Game Designer’s Block

The best definition I’ve ever seen of what makes a good (computer) game comes from someone whose name I’ve forgotten at Electronic Arts, and it is: “Some kind of enjoyable activity combined with an excuse for doing it repeatedly.” I’ve been working on a game in my spare time with the working title of Project Weasel. (The link is not very exciting.)

When I first came up with the game idea I was working on several other games and actually being paid to do so. Most of the games were for children and while they were occasionally technically interesting, I wasn’t terribly engaged. (Luckily my role on those games was not as designer.) The main game I was involved with started out as, in essence, a Tomb Raider clone (Tomb Raider was the new hotness at the time) with the idea that the emphasis would be on the underwater parts (keeping track of air).

Being underwater is intrinsically different and intense in a way that being in a cave or tomb isn’t. I actually still think this is a very good idea for both gameplay and that I had a good storyline (which if anything is even more topical now than it was then, since it involved climate change), but it’s more than I can handle on my own.

After we turned down Electronic Arts’ development contract because it was insufficiently risk free for my employer (hint: don’t be risk averse if you’re trying to start a game development company) we spent nearly two years trying to get better deals from rival game companies by mutating our project into whatever idiotic thing they were into. And failing. (When we told other people in the industry about the EA offer we’d turned down, their jaws dropped. Ah, we were idiots.)

“Eco Guerillas Underwater with Tomb Raider Game Play” (our elevator pitch) eventually turned into something like “Carrier Command style Real Time Strategy, but with Submarines”. (The latter was a completely rewritten game design document with the same title as the first for contractual reasons. Also, in my opinion, a great game idea and a solid design. Oh well.)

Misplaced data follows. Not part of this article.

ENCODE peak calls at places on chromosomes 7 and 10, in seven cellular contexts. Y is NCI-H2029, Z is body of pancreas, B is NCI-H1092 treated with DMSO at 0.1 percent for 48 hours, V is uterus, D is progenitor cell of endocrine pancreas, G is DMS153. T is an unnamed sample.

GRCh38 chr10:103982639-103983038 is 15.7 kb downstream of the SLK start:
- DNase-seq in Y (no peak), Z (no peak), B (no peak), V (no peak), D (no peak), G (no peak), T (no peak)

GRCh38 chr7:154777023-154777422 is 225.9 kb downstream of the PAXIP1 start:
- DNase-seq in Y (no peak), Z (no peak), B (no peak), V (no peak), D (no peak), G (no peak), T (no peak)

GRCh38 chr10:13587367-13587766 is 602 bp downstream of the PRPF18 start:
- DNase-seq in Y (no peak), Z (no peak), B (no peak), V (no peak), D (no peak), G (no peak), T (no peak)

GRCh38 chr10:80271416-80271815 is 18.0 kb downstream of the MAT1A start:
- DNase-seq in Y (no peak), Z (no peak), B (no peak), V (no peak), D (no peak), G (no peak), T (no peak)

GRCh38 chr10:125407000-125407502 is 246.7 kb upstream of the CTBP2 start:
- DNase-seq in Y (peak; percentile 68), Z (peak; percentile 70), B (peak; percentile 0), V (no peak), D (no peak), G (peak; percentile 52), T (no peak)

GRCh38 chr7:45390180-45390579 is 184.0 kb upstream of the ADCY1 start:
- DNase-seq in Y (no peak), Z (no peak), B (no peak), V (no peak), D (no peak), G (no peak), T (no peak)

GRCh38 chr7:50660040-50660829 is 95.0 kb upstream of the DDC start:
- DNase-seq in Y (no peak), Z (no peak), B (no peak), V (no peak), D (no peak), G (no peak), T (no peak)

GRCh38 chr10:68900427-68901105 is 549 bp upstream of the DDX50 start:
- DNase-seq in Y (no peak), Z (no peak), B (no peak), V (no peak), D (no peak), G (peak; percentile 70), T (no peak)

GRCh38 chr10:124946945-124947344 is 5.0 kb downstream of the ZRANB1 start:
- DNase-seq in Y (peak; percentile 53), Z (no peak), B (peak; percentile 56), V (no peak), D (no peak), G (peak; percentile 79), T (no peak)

Anyhoo, the company gave up trying to break into the game business, sold itself to a consulting company that had been bought by one of Australia’s few successful web startups and then taken it over from within (actually, the developer of the ridiculously bad “Hot Dog” HTML editor), and pretty much disappeared. I don’t even have copies of most of the design documents, although I could probably rewrite them from memory in a couple of weeks.

One day while the lead programmer, the owner of the company, and I were shooting the breeze, I came up with the idea for a game I called “Weasel”. It was inspired by a term used by Jack Vance in his Demon Princes novels. The basic idea is this: an interstellar society will always have a “beyond” — a region of space where people live but the law doesn’t reach. Assuming criminals have access to spaceships, the beyond will be a haven for criminals. “Weasels” were agents of civilization’s police force who would try to apprehend particularly nasty criminals in the beyond.

Of course, somewhere along the line I thought it would be cute if the “weasels” were in fact weasels.

So the idea was, essentially, a “casual” game with variable length missions (you would pick the scope of a mission based on how long you planned to play, and the game would dynamically insert the mission into the sandbox world). This is a ridiculously idealistic game design and the underlying idea (of a sandbox universe which dynamically generated “plot”) has been in the back (or front) of my mind in one shape or another since I was in college. But this time I had an insight would make the the basic idea much more practical than my previous designs (which weren’t much more practical than “Implement an interesting universe. Place player inside. Enjoy.”

An Insight

Here’s the insight. I think it’s pretty clever. I also think a lot of other game designers have had it. I hope someone takes it and runs with it. Runs a really long way. OK, ready? It’s coming…